Early intervention centres in Kerala soon
The departments of Health and Social Justice are launching a major joint initiative to tackle childhood disabilities through the early identification of developmental delays and disabilities and early interventions so that these conditions do not become permanent or debilitating.
District Early Intervention Centres (DEICs) will soon be opened in every district hospital and this will be the first point of screening for developmental delays and disabilities in children in the 0-6 years age group.
The DEICs will have a special team consisting of a doctor, paediatrician, dental hygienist, audiologist, speech therapist, psychologist, optometrist, and a special educator/social worker, who will screen children for developmental delays or disabilities, suggest and manage suitable interventions, with referral support to those who may require a higher level of medical intervention.
The NRHM is now in the process of appointing these specialists on contract basis as the health system does not have adequate personnel to deliver these services.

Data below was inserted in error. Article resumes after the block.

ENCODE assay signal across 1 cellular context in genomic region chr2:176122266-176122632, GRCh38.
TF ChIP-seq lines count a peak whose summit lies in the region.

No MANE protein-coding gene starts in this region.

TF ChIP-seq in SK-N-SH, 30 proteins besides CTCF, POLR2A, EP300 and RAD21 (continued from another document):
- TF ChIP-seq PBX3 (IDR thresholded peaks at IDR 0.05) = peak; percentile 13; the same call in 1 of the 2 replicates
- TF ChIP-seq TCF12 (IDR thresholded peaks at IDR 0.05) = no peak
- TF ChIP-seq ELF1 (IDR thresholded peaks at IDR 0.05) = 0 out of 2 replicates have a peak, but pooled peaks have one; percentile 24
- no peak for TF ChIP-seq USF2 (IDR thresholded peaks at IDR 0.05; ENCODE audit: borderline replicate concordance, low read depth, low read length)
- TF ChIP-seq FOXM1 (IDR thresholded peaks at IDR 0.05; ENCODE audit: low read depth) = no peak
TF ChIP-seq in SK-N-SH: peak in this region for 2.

Central programme While the Health Department is taking up this initiative under the Centrally sponsored health screening programme for children from 0-18 years, the Rashtriya Bal Swasthya Karyakram (RBSK) launched last year, the Social Justice Department is supporting the programme under its State Initiative on Disabilities (SID).
Child health screening and early intervention services under the RBSK envisage covering 30 select health conditions, including neural tube defects, Down?s Syndrome, congenital heart diseases, various deficiencies and developmental delays involving cognitive, language, motor delays, hearing/vision impairment and autism.
?When it comes to neuro developmental delays and conditions such as cerebral palsy or autism, the public health system has been helpless because the identification and management of these conditions are time-consuming and our doctors not trained to do this. The maximum brain development occurs in a child in the first two years of life and by failing to identify and manage neuro developmental delays during this period, we are losing the window of opportunity to help the child,? points out Amar Fettle, a senior paediatrician who is overseeing the programme.
Screening is envisaged at various levels. The State has already commenced a newborn screening programme to identify certain conditions.
The next level of screening will take place at the community level, when trained health workers, ASHAs and anganwadi workers will identify children in the 0 to 6 years, who might have any developmental delays, using a simple checklist and refer these children to the DEICs.